shapes. In addition to the cylindrical shape, hot films have been made on cones, wedges,
parabolas, hemispheres, and flat surfaces. Cylindrical film sensors that are cantilever mounted
are also made. This is done by making the cylindrical film sensor from a quartz tube and
running one of the electrical leads through the inside of the tube. Figure 4 shows an example of
a single ended sensor. This is an important modification for fluidic applications since they can
be made very small and inserted into very small channels. Also, for omni-directional
measurements (e.g., meteorology applications when the vertical flow can be ignored), it permits
unobstructed flow from all directions.
A cone shaped sensor is shown in Figure 5. This sensor is used primarily in water
applications where its shape is particularly valuable in preventing lint and other fibrous
impurities from getting entangled with the sensor. The cone can be used in relatively
contaminated water, while cylindrical sensors are more applicable when the water has been
filtered. Figure 6 shows a flush mounted probe which has been used for sensing the presence of
flow with no obstruction in the fluid passage, detecting whether the boundary layer is laminar or
turbulent, and measurements of shear stress at the wall. It makes a very rugged probe when
compared with other anemometer type sensors.
(2.4 mm) Dia.
Stainless Steel Tube
Quartz Coated Shielding Quartz Rod
The wedge shaped probe shown in Figure 7 has been used for both gaseous and liquid
applications. It is somewhat better than cylindrical sensors when used in contaminated water
and is certainly stronger than cylindrical sensors for use in very high velocity air or water where
there is a large load on the sensor due to fluid forces.
In this week’s experiment, you’ll be using a hot-wire anemometer to analyze the flow in the
wake of a circular cylinder in crossflow. The open-throat wind tunnel will be used for the
experiment. (Flow measurements in water are usually done with a hot-film anemometer like the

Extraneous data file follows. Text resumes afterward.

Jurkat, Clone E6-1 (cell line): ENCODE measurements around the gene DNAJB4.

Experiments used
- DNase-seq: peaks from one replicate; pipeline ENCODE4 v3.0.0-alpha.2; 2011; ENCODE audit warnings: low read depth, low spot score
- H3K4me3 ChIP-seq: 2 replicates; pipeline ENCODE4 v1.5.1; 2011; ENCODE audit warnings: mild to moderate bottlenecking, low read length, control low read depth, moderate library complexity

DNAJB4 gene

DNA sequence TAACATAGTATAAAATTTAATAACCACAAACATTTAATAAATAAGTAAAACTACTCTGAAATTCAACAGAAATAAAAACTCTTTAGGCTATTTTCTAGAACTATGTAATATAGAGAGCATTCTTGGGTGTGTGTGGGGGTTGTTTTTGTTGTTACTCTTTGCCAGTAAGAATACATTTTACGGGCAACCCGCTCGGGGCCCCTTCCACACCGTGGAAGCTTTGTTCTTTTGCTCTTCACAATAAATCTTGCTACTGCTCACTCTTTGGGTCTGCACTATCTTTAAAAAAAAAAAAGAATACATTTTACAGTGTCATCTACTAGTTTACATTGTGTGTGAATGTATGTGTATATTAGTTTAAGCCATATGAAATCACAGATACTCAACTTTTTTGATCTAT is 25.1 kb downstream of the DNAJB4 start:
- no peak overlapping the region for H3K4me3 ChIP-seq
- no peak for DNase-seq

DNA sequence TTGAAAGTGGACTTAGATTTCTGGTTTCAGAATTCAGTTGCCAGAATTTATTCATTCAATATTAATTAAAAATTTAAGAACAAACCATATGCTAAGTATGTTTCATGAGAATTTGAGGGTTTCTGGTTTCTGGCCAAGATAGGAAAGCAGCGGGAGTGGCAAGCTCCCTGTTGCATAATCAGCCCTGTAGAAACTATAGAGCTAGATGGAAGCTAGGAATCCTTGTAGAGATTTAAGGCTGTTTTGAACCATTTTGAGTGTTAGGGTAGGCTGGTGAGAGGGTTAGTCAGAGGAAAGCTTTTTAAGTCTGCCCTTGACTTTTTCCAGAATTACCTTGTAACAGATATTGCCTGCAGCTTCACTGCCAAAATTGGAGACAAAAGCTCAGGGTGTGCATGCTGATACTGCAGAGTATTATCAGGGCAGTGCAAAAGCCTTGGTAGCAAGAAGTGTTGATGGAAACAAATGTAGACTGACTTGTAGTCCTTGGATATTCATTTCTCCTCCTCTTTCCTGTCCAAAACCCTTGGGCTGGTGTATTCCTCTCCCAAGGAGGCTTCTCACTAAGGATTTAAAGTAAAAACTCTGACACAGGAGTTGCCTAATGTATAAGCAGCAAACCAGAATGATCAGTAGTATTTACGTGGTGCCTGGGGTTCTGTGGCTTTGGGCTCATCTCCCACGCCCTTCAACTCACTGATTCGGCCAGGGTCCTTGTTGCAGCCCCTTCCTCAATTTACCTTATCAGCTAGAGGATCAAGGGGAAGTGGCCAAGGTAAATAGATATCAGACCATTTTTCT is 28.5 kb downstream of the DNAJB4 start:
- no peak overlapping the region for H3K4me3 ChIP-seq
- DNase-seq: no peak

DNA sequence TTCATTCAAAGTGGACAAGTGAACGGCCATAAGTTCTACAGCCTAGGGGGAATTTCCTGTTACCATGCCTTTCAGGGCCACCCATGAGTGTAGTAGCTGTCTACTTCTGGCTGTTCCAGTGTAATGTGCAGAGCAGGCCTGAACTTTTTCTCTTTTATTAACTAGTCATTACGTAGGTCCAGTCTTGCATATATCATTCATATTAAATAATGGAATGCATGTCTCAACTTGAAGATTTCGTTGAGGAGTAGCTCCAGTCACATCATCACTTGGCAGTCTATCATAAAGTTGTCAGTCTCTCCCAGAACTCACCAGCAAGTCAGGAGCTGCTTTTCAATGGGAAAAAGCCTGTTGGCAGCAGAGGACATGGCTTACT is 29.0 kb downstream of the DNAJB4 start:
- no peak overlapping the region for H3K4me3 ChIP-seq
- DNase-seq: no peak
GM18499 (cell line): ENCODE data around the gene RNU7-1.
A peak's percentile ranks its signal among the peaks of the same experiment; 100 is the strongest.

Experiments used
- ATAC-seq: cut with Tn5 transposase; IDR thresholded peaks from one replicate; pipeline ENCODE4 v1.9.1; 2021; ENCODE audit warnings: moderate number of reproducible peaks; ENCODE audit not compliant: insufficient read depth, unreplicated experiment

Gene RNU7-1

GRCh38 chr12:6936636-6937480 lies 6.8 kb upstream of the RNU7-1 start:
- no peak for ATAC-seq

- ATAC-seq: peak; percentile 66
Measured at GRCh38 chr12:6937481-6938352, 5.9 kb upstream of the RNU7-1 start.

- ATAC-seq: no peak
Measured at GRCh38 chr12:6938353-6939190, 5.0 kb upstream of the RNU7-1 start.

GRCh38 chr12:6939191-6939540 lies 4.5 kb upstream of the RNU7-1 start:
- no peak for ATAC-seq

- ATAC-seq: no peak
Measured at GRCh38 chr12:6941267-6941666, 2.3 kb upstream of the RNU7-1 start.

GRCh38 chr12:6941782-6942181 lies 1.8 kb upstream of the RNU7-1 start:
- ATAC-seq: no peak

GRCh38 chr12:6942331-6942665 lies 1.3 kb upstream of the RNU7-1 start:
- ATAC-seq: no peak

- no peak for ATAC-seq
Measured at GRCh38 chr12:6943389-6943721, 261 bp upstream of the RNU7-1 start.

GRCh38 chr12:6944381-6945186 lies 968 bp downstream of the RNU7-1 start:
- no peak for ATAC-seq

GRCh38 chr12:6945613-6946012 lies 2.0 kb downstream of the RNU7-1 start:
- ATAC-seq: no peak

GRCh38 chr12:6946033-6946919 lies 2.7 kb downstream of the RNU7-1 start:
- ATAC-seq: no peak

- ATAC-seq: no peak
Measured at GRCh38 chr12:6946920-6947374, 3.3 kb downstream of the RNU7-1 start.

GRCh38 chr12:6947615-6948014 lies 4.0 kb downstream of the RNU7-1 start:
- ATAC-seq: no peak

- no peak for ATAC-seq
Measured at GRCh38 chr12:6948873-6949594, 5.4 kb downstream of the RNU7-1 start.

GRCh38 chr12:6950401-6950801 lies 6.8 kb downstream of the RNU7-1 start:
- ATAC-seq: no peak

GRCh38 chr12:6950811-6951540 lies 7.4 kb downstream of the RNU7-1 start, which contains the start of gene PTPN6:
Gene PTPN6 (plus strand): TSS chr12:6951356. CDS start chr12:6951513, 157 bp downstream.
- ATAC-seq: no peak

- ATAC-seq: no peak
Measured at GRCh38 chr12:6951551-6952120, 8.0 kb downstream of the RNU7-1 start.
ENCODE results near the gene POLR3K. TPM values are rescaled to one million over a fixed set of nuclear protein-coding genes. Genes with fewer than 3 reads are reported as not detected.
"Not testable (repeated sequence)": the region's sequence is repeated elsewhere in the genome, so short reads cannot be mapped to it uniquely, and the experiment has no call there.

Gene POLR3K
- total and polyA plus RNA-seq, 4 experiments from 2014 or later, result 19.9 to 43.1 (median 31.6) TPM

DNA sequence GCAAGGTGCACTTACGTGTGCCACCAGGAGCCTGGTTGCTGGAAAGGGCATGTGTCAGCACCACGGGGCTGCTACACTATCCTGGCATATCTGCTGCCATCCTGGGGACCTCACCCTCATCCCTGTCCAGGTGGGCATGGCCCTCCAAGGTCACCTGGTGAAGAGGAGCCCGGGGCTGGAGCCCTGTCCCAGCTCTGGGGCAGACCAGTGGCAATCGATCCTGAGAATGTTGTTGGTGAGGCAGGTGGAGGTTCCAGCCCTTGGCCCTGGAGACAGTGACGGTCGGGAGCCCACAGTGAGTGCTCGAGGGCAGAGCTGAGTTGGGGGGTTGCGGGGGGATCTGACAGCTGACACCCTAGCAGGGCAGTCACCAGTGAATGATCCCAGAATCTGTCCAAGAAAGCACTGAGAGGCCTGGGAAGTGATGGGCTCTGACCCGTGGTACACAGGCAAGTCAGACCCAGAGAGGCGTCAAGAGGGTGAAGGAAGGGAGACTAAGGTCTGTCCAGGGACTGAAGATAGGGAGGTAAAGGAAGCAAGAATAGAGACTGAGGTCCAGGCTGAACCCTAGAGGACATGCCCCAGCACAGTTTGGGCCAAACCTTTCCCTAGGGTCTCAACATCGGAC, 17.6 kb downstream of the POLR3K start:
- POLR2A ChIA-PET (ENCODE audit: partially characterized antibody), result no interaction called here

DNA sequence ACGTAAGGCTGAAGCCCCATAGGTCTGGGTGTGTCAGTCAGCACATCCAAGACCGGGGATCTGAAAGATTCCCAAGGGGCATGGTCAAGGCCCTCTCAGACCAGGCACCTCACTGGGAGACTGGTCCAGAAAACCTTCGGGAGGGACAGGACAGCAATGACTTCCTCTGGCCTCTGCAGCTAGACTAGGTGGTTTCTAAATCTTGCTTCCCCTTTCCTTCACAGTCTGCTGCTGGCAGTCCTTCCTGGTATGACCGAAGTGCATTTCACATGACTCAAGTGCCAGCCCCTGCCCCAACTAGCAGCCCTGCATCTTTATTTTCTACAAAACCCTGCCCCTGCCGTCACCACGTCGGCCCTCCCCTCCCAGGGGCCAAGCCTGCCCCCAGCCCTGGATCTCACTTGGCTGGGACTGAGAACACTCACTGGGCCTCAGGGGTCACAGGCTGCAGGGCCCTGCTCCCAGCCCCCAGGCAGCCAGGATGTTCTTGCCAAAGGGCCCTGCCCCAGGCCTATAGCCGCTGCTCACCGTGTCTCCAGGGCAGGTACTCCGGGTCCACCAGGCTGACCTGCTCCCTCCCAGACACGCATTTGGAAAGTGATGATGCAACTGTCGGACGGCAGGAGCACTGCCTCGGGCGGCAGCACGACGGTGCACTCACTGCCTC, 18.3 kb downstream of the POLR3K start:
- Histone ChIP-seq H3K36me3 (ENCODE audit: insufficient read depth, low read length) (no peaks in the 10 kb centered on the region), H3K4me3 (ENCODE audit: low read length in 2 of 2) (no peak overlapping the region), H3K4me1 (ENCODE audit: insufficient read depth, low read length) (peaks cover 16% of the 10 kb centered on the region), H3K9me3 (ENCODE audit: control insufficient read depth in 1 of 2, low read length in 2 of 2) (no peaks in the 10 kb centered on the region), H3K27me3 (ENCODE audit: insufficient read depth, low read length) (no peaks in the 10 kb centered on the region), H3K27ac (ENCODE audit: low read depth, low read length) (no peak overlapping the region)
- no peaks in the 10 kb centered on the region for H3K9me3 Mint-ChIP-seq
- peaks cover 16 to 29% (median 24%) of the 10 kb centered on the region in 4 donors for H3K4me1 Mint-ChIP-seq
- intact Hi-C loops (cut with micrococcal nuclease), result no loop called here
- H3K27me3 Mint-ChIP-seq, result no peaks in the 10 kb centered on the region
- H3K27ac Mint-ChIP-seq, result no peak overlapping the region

one in Figure 4. The basic principles are the same regardless of whether the working fluid is air
or water.) A cylinder will be placed across the throat of the tunnel and the measurements will be
taken using the hot-wire anemometer probe mounted downstream of the cylinder on a traverse
mechanism. The traverse mechanism makes it possible to remotely move the probe vertically
through the wake of the cylinder.
You will be using a DANTEC constant temperature anemometer (CTA) unit with a hot-wire
probe made by Thermo-Systems Inc. Data acquisition will be done utilizing LabVIEW running
on your own computer and a USB DAQ card. Note the make and model of this DAQ card. You
should be familiar with it and its properties from your experience in AOE 3054. The supplied vi
will run this card in differential acquisition mode over a maximum input A/D range of ±5 Volts
FUNDAMENTAL DATA ANALYSIS
The anemometer is capable of reading instantaneous values of velocity up to very high
frequencies. Therefore it responds to and is capable of measuring the turbulent fluctuations in
the flow field. (Most velocity measuring instruments, such as the pitot-static tube, respond very
slowly effectively giving an average velocity over some longer time.) The actual time
dependence of an unsteady, turbulent flow is usually too unwieldy to provide information
directly, so various types of time averages are used to interpret the data. You were introduced to
many of these in AOE 3054. Some of the most basic types of time averages are reviewed below.
The mean level of a signal u t , which may represent the streamwise velocity comment, is
denoted u , defined as
u = lim
T →∞ T
u t dt = Mean (1)
In practice, the sample time period T is always finite so actual measurements only
approximate this definition. The mean square of the same signal is computed by first squaring
the signal and then taking the time average:
u 2 = lim
T →∞ T z0
u 2 t dt = Mean Square (2)
Taking the time average of the square of the fluctuation of the signal about the mean yields
the variance of the signal, σ 2 , defined as:
σ 2 = u − u = Variance g
Simple manipulation gives (try this):
σ 2 = u2 − u bg
Equation (4) says that the variance is the mean square level minus the square of the mean level.
(Note that the mean square is not the same as the square of the mean.)
It is often convenient to take the square root of the variance. This is referred to as the
standard deviation or the root mean square (RMS) value, i.e.,
σ = σ 2 = Standard Deviation = RMS (5)
• Open throat wind tunnel and circular cylinder model
• Hot-wire probe (TSI type 1210T1.5), probe support and traverse
• DANTEC 56C constant temperature anemometer (CTA) unit
• Computer with LabVIEW software
• USB DAQ card
• Reference pitot-static probe and electronic manometer
Be sure to note make and model number of all the equipment you use.
CAUTION - The hot-wire probe is extremely delicate and will break at the slightest touch or
electrical pulse. Take great care to avoid it and always set the bridge selector to STD BY when